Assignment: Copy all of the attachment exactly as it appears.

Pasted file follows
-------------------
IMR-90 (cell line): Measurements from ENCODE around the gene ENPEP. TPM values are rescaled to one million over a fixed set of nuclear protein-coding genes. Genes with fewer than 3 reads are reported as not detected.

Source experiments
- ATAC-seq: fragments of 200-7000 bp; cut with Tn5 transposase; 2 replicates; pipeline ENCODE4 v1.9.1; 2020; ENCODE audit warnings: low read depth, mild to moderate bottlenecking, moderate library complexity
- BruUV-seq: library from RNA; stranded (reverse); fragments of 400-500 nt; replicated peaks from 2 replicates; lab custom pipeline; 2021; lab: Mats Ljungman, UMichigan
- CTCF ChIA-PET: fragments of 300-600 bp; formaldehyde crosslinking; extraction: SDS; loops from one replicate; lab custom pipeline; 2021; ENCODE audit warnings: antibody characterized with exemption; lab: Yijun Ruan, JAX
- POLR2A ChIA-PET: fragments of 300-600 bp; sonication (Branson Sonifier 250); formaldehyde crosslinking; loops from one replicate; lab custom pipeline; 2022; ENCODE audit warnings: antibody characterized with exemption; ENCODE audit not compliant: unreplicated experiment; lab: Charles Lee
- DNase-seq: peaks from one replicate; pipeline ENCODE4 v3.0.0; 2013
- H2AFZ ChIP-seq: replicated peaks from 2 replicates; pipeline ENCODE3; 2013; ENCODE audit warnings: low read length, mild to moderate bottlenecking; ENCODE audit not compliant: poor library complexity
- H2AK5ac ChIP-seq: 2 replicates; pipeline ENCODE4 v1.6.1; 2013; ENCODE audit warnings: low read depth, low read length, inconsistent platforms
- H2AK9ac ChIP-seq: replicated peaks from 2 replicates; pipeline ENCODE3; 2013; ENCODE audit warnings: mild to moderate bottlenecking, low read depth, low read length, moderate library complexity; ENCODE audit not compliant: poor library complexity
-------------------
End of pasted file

IMR-90 (cell line): Measurements from ENCODE around the gene ENPEP. TPM values are rescaled to one million over a fixed set of nuclear protein-coding genes. Genes with fewer than 3 reads are reported as not detected.

Source experiments
- ATAC-seq: fragments of 200-7000 bp; cut with Tn5 transposase; 2 replicates; pipeline ENCODE4 v1.9.1; 2020; ENCODE audit warnings: low read depth, mild to moderate bottlenecking, moderate library complexity
- BruUV-seq: library from RNA; stranded (reverse); fragments of 400-500 nt; replicated peaks from 2 replicates; lab custom pipeline; 2021; lab: Mats Ljungman, UMichigan
- CTCF ChIA-PET: fragments of 300-600 bp; formaldehyde crosslinking; extraction: SDS; loops from one replicate; lab custom pipeline; 2021; ENCODE audit warnings: antibody characterized with exemption; lab: Yijun Ruan, JAX
- POLR2A ChIA-PET: fragments of 300-600 bp; sonication (Branson Sonifier 250); formaldehyde crosslinking; loops from one replicate; lab custom pipeline; 2022; ENCODE audit warnings: antibody characterized with exemption; ENCODE audit not compliant: unreplicated experiment; lab: Charles Lee
- DNase-seq: peaks from one replicate; pipeline ENCODE4 v3.0.0; 2013
- H2AFZ ChIP-seq: replicated peaks from 2 replicates; pipeline ENCODE3; 2013; ENCODE audit warnings: low read length, mild to moderate bottlenecking; ENCODE audit not compliant: poor library complexity
- H2AK5ac ChIP-seq: 2 replicates; pipeline ENCODE4 v1.6.1; 2013; ENCODE audit warnings: low read depth, low read length, inconsistent platforms
- H2AK9ac ChIP-seq: replicated peaks from 2 replicates; pipeline ENCODE3; 2013; ENCODE audit warnings: mild to moderate bottlenecking, low read depth, low read length, moderate library complexity; ENCODE audit not compliant: poor library complexity